On 07/06/2012 18:38, Stephen Early wrote:
<snip>They are all over the place. There is Google News, which mashes up all kinds of things. Programmableweb is a good place to find mashups: http://www.programmableweb.com/ where you can find a lot of them. To understand what they are, there is a great, and short youtube video by ZDNet that explains it really well http://www.youtube.com/watch?v=ZRcP2CZ8DS8. It explains what an API is and how people can put them together to make their very own mashups.
James Weinheimer wrote:<snip>A couple definite examples of the mashed up resources please, with explanation as to how and why they don’t fit WEMI so that those more deeply involved in this discussion may be able to review them and then clearly agree or disagree with your points.
Find is morphing into something that is really entirely new and never seen before. And with the resources themselves that get more mashed up and vivisected both manually and automatically, it's increasingly difficult to even say what an "item" is, which has major repercussions on what is a work, expression or manifestation, which I still say are all based on physical materials. And finally, focusing on the traditional access points of author, title, and subject is almost forgotten by the public. Certainly they do it, but they do it through natural language searches which goes far beyond ATS in the expectation that the system will sort it all out. And very often, it does.
You may have done this before, but I mostly skim over these posts. However, I’m sensing a lot of repetition of arguments without a lot of progress being made.
Here is one called Apartable http://apartable.com. It takes all the APIs found here http://www.programmableweb.com/mashup/apartable which is Facebook, Amazon, and several from Google to make something brand new that may actually help someone find an apartment. I am sure that all of the information exists on those separate websites, and nothing much is on the apartable.com site, which merely brings it all together. If it's good, people may be willing to pay for a service like this.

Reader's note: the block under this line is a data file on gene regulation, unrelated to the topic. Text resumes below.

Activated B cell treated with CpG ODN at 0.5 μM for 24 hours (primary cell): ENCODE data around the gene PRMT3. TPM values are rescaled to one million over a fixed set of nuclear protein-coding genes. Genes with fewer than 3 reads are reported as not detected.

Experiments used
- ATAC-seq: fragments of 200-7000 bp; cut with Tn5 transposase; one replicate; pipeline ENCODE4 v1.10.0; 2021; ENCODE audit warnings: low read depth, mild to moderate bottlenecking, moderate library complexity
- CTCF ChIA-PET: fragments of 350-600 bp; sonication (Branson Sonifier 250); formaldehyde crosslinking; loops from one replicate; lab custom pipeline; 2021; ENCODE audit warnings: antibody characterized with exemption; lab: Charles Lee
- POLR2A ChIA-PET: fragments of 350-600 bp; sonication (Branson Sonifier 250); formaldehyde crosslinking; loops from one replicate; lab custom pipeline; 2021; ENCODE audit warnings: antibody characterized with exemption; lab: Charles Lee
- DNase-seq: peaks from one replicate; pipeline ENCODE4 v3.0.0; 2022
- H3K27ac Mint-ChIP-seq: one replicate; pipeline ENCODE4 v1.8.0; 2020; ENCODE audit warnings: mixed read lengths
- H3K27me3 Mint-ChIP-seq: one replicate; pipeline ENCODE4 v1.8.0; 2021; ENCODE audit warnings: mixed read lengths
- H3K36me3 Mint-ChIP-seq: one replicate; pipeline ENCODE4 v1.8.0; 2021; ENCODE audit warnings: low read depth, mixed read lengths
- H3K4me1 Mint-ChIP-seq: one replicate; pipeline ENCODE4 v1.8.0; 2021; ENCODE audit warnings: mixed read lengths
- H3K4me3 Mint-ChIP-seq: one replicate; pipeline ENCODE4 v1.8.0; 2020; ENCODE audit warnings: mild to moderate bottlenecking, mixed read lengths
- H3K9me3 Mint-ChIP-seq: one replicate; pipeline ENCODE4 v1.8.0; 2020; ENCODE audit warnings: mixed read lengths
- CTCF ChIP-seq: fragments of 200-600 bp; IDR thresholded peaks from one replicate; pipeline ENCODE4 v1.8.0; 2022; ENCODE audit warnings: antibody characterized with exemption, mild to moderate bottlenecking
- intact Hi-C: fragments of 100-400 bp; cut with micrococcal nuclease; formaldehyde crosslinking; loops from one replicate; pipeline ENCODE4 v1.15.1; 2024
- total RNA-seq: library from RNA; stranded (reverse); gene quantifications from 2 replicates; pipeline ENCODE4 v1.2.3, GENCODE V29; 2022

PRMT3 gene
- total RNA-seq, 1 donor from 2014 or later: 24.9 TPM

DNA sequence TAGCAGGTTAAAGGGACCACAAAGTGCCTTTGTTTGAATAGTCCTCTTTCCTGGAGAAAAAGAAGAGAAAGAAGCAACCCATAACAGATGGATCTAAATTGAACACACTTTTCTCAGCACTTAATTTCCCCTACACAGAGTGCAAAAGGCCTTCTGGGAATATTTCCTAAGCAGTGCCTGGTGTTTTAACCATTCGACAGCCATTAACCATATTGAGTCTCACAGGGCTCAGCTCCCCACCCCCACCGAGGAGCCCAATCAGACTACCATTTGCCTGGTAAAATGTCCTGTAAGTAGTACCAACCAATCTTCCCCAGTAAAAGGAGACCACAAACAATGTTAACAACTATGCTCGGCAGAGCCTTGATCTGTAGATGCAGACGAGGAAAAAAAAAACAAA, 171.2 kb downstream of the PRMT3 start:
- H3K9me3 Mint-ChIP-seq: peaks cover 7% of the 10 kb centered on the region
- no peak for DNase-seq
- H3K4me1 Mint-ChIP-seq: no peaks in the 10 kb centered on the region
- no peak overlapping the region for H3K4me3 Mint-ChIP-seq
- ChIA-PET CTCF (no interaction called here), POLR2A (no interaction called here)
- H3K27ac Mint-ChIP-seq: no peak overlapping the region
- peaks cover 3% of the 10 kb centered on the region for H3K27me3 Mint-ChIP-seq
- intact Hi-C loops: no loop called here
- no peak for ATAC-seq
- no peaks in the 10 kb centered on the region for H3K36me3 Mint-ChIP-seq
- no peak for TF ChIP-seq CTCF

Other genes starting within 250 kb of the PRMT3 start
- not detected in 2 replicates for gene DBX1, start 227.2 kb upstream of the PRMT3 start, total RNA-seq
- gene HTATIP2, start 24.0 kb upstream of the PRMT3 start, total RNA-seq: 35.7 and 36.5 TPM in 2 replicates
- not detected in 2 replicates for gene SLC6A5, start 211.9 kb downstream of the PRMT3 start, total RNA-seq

Here is Google Public Data Explorer, http://www.google.com/publicdata/directory which uses the statistics held at Eurostat, the US Census Bureau, etc. to mashup new views based on Google's graphs and map capabilities. All of these are dynamic, i.e. they are generated on the fly, so it is difficult to call anything an "item." These mashups are bits and pieces of all kinds of things brought together to make something very personal, very often just for you. Anybody can make these mashups now and they do.
It is important to realize that the bibliographic world is headed precisely into these directions, whether it will be using the so-called linked data or through other means. Our records will be available through APIs (Worldcat has some now) and webmasters will be able to include our records into whatever they make. Developers cannot do so now because of our lousy formats but once we turn output in XML, they will be able to.
Some believe that the reason web developers do not use our records now is precisely because of our obsolete format and once we do have better formats, developers will want our data. I do not agree since I believe the challenges faced by libraries are much more profound than a simple problems in formats, but I admit I would like to be wrong. In any case, we need to change our formats.